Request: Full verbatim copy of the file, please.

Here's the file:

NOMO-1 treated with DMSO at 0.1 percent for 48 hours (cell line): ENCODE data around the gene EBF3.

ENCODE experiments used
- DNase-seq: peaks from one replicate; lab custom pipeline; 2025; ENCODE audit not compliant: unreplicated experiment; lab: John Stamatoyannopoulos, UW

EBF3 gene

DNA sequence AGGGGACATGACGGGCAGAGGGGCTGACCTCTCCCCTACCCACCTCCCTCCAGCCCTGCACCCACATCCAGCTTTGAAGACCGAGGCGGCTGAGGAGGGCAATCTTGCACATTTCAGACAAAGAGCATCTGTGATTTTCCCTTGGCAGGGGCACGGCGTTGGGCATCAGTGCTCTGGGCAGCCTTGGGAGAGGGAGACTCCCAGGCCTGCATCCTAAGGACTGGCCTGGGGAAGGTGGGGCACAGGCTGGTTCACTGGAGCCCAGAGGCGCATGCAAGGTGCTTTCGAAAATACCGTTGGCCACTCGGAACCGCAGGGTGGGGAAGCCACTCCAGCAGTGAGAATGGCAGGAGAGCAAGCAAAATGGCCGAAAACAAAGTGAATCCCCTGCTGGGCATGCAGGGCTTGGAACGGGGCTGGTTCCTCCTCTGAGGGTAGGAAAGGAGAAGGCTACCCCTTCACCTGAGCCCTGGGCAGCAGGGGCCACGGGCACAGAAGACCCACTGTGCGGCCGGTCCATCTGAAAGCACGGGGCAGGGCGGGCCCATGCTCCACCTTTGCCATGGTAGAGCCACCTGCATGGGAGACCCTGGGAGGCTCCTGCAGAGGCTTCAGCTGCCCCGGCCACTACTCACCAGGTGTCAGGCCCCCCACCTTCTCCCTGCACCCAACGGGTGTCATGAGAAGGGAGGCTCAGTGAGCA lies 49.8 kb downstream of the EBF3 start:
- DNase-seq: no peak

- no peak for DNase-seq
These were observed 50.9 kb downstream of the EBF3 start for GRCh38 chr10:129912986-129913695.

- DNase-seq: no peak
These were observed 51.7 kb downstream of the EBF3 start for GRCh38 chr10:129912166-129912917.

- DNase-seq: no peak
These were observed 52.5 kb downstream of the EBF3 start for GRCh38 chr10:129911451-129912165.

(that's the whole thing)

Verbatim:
NOMO-1 treated with DMSO at 0.1 percent for 48 hours (cell line): ENCODE data around the gene EBF3.

ENCODE experiments used
- DNase-seq: peaks from one replicate; lab custom pipeline; 2025; ENCODE audit not compliant: unreplicated experiment; lab: John Stamatoyannopoulos, UW

EBF3 gene

DNA sequence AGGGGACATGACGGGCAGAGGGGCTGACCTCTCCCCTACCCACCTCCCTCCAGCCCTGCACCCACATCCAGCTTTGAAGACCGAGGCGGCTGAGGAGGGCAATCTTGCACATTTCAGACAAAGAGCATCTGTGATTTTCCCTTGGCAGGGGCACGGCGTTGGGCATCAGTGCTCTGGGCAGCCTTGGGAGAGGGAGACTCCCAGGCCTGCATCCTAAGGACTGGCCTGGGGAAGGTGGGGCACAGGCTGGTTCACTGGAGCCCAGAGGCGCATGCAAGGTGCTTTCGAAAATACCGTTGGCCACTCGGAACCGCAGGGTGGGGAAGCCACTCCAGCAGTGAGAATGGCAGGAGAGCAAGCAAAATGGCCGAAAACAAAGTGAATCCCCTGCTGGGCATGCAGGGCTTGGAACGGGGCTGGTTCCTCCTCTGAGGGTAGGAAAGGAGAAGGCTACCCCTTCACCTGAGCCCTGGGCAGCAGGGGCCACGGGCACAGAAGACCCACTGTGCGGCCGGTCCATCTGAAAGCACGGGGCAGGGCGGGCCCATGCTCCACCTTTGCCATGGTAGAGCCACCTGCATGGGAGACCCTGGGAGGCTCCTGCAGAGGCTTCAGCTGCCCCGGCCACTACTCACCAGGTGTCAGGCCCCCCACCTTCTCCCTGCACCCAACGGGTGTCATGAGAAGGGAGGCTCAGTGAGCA lies 49.8 kb downstream of the EBF3 start:
- DNase-seq: no peak

- no peak for DNase-seq
These were observed 50.9 kb downstream of the EBF3 start for GRCh38 chr10:129912986-129913695.

- DNase-seq: no peak
These were observed 51.7 kb downstream of the EBF3 start for GRCh38 chr10:129912166-129912917.

- DNase-seq: no peak
These were observed 52.5 kb downstream of the EBF3 start for GRCh38 chr10:129911451-129912165.